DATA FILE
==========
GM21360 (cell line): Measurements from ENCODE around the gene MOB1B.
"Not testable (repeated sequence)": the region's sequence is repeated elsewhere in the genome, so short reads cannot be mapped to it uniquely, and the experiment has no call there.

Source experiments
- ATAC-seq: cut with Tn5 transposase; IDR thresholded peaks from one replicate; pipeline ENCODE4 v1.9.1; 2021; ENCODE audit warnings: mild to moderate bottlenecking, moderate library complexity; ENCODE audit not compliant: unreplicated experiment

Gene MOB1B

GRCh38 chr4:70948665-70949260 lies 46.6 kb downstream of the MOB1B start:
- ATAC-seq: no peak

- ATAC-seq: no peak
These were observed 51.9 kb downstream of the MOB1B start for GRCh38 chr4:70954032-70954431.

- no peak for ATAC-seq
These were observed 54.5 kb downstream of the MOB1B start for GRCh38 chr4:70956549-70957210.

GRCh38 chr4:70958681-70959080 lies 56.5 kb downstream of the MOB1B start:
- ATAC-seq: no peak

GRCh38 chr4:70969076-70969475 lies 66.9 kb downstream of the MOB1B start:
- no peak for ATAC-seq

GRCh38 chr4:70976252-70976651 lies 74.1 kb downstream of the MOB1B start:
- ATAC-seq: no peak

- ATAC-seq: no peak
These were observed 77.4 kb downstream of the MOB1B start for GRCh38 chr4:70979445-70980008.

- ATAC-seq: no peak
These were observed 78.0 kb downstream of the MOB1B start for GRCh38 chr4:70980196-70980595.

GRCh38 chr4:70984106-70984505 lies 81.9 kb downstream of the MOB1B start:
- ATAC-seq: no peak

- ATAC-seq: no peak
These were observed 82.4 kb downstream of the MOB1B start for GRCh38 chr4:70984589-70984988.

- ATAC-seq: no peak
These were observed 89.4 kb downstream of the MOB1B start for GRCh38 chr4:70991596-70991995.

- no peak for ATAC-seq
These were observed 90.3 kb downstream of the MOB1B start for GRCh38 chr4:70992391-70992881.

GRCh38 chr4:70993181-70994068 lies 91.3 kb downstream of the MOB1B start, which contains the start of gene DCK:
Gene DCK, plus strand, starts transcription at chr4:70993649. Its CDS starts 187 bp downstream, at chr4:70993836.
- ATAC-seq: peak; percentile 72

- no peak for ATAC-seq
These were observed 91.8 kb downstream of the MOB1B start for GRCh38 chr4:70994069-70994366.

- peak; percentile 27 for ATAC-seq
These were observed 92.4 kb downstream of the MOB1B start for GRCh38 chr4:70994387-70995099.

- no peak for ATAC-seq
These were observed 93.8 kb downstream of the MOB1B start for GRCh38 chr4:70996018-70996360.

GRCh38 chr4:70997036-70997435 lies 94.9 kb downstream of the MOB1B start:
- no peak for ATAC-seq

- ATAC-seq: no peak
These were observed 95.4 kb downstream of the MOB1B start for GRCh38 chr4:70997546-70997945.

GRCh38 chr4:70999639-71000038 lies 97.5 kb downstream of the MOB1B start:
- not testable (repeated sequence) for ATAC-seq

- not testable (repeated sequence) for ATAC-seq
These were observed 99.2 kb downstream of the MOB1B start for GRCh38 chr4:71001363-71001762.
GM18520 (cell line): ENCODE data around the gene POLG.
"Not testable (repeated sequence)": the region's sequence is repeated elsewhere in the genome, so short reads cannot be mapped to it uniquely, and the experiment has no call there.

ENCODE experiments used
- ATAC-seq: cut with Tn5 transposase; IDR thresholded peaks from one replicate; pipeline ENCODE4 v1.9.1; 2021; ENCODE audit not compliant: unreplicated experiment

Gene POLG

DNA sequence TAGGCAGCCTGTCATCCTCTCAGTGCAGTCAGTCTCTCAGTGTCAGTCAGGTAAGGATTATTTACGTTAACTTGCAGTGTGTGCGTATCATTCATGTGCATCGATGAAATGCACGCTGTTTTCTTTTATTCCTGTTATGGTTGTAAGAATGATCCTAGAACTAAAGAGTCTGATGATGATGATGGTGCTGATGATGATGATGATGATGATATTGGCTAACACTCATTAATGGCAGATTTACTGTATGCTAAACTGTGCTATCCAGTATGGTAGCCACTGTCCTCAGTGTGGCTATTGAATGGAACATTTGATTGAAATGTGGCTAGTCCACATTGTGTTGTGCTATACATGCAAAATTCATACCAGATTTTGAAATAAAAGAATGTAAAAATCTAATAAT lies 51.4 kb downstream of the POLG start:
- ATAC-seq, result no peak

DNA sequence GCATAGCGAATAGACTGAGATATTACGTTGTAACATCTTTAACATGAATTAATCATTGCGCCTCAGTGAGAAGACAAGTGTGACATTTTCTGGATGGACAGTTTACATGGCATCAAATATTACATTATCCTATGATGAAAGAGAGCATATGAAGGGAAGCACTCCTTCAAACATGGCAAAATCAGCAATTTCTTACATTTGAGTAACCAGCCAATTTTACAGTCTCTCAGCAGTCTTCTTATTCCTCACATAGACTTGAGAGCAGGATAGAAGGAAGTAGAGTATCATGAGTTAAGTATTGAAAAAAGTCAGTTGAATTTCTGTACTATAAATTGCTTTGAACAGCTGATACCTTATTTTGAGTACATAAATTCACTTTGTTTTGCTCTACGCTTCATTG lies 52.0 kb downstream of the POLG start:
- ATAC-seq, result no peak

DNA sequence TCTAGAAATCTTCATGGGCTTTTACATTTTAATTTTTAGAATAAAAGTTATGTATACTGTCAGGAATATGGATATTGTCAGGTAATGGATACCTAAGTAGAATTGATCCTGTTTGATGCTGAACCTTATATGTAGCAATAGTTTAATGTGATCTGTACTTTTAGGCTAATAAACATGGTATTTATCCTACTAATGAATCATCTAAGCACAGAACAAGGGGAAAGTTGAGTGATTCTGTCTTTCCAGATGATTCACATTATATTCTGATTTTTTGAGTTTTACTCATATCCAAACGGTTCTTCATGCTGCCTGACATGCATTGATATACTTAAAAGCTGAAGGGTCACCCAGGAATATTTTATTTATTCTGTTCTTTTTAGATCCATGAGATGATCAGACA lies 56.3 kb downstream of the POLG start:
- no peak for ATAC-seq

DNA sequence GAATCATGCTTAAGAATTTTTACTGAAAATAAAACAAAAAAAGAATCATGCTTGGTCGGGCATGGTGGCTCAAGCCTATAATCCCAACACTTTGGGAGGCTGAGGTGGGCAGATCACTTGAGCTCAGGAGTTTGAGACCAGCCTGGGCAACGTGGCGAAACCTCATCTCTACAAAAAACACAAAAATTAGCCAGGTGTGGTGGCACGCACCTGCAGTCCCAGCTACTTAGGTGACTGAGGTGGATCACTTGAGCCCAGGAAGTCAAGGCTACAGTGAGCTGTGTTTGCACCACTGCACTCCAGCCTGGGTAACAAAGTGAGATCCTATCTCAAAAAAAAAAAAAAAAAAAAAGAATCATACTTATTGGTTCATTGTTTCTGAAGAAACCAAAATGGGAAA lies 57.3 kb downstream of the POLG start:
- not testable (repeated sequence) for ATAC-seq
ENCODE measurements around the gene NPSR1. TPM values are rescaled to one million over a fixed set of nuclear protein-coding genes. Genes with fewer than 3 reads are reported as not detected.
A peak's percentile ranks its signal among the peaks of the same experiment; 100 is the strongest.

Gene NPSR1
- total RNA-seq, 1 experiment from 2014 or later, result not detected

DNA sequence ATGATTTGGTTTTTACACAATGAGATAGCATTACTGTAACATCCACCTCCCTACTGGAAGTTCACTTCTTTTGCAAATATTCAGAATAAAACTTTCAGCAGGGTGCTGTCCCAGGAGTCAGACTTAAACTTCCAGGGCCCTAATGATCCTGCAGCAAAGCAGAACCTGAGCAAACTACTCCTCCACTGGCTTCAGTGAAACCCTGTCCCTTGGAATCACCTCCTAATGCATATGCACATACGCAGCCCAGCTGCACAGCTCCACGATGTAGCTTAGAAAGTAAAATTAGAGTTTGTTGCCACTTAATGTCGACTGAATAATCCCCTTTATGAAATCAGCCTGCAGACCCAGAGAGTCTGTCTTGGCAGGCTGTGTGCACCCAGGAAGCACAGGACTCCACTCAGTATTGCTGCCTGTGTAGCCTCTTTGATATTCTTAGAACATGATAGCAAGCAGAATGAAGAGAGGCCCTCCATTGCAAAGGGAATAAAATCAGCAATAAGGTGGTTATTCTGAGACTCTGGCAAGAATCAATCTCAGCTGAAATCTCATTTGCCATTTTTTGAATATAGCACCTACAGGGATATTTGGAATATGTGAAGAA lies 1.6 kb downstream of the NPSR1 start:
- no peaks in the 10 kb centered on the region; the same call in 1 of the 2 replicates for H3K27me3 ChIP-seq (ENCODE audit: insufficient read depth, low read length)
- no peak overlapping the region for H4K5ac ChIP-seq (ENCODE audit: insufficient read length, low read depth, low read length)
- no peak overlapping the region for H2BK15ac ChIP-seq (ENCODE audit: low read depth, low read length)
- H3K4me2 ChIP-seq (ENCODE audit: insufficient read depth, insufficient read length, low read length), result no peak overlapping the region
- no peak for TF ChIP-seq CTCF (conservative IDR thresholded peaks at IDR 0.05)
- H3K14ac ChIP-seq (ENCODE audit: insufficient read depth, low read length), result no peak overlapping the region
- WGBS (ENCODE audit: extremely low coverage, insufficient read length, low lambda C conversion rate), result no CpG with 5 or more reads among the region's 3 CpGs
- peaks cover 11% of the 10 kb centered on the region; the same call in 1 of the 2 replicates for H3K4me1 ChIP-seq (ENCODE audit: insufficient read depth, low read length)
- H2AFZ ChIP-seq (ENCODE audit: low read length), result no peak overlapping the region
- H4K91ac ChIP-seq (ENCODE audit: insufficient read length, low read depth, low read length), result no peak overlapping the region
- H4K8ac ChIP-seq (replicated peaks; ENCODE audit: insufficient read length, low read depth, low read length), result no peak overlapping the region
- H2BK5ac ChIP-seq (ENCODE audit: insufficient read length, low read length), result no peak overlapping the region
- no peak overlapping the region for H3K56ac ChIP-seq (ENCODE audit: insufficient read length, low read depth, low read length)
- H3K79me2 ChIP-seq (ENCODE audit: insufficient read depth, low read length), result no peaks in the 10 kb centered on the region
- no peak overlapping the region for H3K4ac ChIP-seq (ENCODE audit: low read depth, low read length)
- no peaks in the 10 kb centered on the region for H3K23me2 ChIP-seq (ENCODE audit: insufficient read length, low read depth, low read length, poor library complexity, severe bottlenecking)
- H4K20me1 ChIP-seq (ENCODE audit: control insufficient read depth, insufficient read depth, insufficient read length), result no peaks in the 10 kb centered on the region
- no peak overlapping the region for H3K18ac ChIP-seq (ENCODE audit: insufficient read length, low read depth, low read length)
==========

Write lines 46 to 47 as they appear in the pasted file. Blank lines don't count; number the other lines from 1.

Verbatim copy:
These were observed 99.2 kb downstream of the MOB1B start for GRCh38 chr4:71001363-71001762.
GM18520 (cell line): ENCODE data around the gene POLG.